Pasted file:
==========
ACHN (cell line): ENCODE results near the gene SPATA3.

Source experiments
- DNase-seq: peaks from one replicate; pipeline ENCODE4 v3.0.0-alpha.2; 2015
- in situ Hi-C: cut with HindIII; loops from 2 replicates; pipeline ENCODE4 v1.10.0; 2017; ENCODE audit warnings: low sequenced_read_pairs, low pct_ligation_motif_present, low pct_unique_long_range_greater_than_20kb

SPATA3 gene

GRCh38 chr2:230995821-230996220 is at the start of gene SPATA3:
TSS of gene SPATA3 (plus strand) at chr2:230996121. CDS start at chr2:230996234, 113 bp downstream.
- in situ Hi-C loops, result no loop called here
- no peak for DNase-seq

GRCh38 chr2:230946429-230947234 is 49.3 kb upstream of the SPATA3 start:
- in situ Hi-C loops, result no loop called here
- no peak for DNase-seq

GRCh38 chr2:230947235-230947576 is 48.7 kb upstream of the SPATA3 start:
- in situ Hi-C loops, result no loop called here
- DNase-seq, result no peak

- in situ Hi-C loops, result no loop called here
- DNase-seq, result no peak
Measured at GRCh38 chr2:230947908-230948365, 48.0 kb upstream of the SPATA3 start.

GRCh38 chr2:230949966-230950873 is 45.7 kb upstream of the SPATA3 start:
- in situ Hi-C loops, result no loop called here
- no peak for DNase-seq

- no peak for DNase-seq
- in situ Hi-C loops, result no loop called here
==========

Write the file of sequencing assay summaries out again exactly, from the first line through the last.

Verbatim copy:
ACHN (cell line): ENCODE results near the gene SPATA3.

Source experiments
- DNase-seq: peaks from one replicate; pipeline ENCODE4 v3.0.0-alpha.2; 2015
- in situ Hi-C: cut with HindIII; loops from 2 replicates; pipeline ENCODE4 v1.10.0; 2017; ENCODE audit warnings: low sequenced_read_pairs, low pct_ligation_motif_present, low pct_unique_long_range_greater_than_20kb

SPATA3 gene

GRCh38 chr2:230995821-230996220 is at the start of gene SPATA3:
TSS of gene SPATA3 (plus strand) at chr2:230996121. CDS start at chr2:230996234, 113 bp downstream.
- in situ Hi-C loops, result no loop called here
- no peak for DNase-seq

GRCh38 chr2:230946429-230947234 is 49.3 kb upstream of the SPATA3 start:
- in situ Hi-C loops, result no loop called here
- no peak for DNase-seq

GRCh38 chr2:230947235-230947576 is 48.7 kb upstream of the SPATA3 start:
- in situ Hi-C loops, result no loop called here
- DNase-seq, result no peak

- in situ Hi-C loops, result no loop called here
- DNase-seq, result no peak
Measured at GRCh38 chr2:230947908-230948365, 48.0 kb upstream of the SPATA3 start.

GRCh38 chr2:230949966-230950873 is 45.7 kb upstream of the SPATA3 start:
- in situ Hi-C loops, result no loop called here
- no peak for DNase-seq

- no peak for DNase-seq
- in situ Hi-C loops, result no loop called here